The startling pink of abundantly flowering cherries follow the magnolias and dogwoods. Bradford pears planted in half the commercial landscapes on the island burst forth in white once again. In May the petals begin to fade and fall, then cascade, covering ground and windshield. Pink petal decorated cars are often seen on East Main Road and Wapping Road and Indian Road. By August we are greeted each day with the last of the hydrangeas, Black Eye Susans, the pinks of Rose of Sharon, some unlikely, startling, hardy hibiscus, and the splendor of Trees of Heaven.

“He says the early petal-fall in past

 When pear and cherry bloom went down in showers

On sunny days a moment overcast;

And comes that other fall we name the fall.”  The Oven Bird, Robert Frost

Now, when I open the shades to the morning, I begin to track early rising Orion with Betelgeuse and Rigel in the pre-dawn Southern sky; his signature belt and sword are tilted from the angles that will soon help dominate winter skies. The seasons are moving on for 2022, and it’s time to get the winter’s firewood into the shed.

We are a couple of months past the summer solstice for 2022 and each day gets just an inconspicuous bit shorter. Not much, at first, but later towards December, the foreshortening accelerates once again to begin the long climb back towards another flowering. The passing seasons prompt thoughts of the gift of light. I am reminded that the darkness is not a thing unto itself, but a privation. St. Francis taught that no depth of darkness can defeat the light of one candle.

“The darker the night, the brighter the stars, The deeper the grief, the closer is God!” Fyodor Dostoevsky

Evil has no substance of its own but is a privation, a negation, a denial of Good. What is a candle that cannot be extinguished by the depth of evil? I am reminded of one: the non-violent, gentle light of forgiveness. Selfishness, violence, hatred, divisiveness, rancor, vitriol, fierce anger, the depths of human cruelty, even murder ultimately surrender to forgiveness. “Forgive us our trespasses as we forgive those who trespass against us.” Every time we pray that so often recited prayer by habit, we commit ourselves to a promise and an agreement that is not always easy to keep. A promise we should not ignore or neglect.

“Father, forgive them, they do not know what they are doing,” spoken from the bloody pulpit of the Cross. Roman subjects quaked at the threat of it. The Cross symbolized the worst that human beings can do to one another. And yet the response of a mighty God to those who killed Him so terribly was not triumphant vengeance by fierce angelic riders seeking retribution, but the final soft word that defeats the darkness. He descended to the bottom of human suffering and returned the pain, not with justice, but with Love.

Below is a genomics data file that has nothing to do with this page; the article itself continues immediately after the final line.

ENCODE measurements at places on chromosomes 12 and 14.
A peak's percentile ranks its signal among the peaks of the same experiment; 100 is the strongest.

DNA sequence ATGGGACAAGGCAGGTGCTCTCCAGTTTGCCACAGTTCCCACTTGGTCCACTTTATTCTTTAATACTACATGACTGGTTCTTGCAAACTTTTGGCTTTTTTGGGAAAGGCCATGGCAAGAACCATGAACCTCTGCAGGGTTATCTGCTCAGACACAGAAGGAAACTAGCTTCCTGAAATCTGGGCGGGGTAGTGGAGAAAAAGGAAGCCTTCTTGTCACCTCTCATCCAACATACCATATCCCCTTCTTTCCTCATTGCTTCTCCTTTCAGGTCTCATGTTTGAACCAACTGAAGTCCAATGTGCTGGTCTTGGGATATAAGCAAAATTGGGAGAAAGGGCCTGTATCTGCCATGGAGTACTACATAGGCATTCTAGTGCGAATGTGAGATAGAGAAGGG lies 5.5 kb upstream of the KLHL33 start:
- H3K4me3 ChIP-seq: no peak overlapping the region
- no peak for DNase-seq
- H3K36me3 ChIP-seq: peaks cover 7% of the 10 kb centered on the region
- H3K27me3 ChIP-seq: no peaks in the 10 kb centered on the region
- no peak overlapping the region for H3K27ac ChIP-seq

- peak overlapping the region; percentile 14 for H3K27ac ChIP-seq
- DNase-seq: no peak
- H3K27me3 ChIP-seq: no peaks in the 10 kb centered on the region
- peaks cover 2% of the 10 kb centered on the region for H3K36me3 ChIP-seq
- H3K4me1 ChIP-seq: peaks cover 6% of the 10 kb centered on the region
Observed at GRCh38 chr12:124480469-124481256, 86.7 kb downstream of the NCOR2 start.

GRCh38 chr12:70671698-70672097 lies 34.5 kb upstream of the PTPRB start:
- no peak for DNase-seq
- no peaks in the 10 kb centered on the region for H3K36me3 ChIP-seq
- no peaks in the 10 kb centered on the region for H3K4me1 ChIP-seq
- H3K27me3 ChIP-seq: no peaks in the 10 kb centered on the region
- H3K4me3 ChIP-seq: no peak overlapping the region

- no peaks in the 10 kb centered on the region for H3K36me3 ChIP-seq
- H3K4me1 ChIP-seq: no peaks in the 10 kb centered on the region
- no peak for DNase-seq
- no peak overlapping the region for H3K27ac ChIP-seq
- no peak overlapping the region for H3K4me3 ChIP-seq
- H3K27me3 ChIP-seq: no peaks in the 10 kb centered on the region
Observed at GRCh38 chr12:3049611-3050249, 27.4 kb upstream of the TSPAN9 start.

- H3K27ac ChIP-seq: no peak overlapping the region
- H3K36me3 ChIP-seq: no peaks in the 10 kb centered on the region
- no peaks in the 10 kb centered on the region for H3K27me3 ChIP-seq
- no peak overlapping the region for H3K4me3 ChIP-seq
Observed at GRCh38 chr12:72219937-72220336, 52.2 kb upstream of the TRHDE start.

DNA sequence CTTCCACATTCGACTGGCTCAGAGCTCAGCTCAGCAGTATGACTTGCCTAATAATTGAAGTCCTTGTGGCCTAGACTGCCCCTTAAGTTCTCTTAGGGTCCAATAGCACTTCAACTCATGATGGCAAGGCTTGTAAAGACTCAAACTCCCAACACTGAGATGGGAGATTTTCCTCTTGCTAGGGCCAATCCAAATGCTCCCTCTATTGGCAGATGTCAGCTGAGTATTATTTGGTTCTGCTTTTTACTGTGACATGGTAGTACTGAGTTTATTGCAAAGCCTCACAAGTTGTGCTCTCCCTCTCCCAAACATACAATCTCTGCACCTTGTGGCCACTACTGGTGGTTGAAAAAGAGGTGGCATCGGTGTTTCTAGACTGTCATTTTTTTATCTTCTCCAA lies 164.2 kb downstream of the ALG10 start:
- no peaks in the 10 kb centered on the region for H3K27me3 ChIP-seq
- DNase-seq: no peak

“Jesus spoke to them again, saying, ‘I am the light of the world. Whoever follows me will not walk in darkness but will have the light of life.’” John 8:12

Little is more powerful than genuine forgiveness. Forgiveness is not a sentiment, but a decision, a grace filled act of the will. Nothing answers hatred as effectively or more powerfully. The Cross is the symbol and the actuality of cruelty, fear, vindictiveness, and violence unlike almost any other. And it was overcome only and for all of us by Resurrection, forgiveness, and the Light.

 “Darkness cannot drive out darkness; only light can do that. Hate cannot drive out hate; only love can do that.”  Martin Luther King, Jr.

“Anyone who claims to be in the light

but hates his brother

is still in the dark.

But anyone who loves his brother is living in the light

and need not be afraid of stumbling;

unlike the man who hates his brother and is in the darkness,

not knowing where he is going,

because it is too dark to see.” 1 John 2:9-11

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A Tree Falls

“Here is a quick and generally reliable rule to follow. If people have always said it, it is probably true; it is the distilled wisdom of the ages. If people have not always said it, but everybody is saying it now, it is probably a lie; it is the concentrated madness of the moment.” Anthony Esolen, Out of the Ashes: Rebuilding American Culture

18989409_web1_downed-treeWEBWe often sit and pray after morning Mass in the Fatima grove across the driveway from our parish chapel.  A week or so ago, we heard a loud rending of wood and a crash down the street. There had been no sound of saw or axe, just the destruction. Later we looked for the cause of the disturbance. A large weeping willow had split apart and two thirds of it blocked a nearby road. I thought of the old philosophical question from Dr. George Berkeley, an Anglican Bishop and philosopher in the 1600s, about a tree falling in the woods and whether it made a noise if there was no one there to hear it. It does.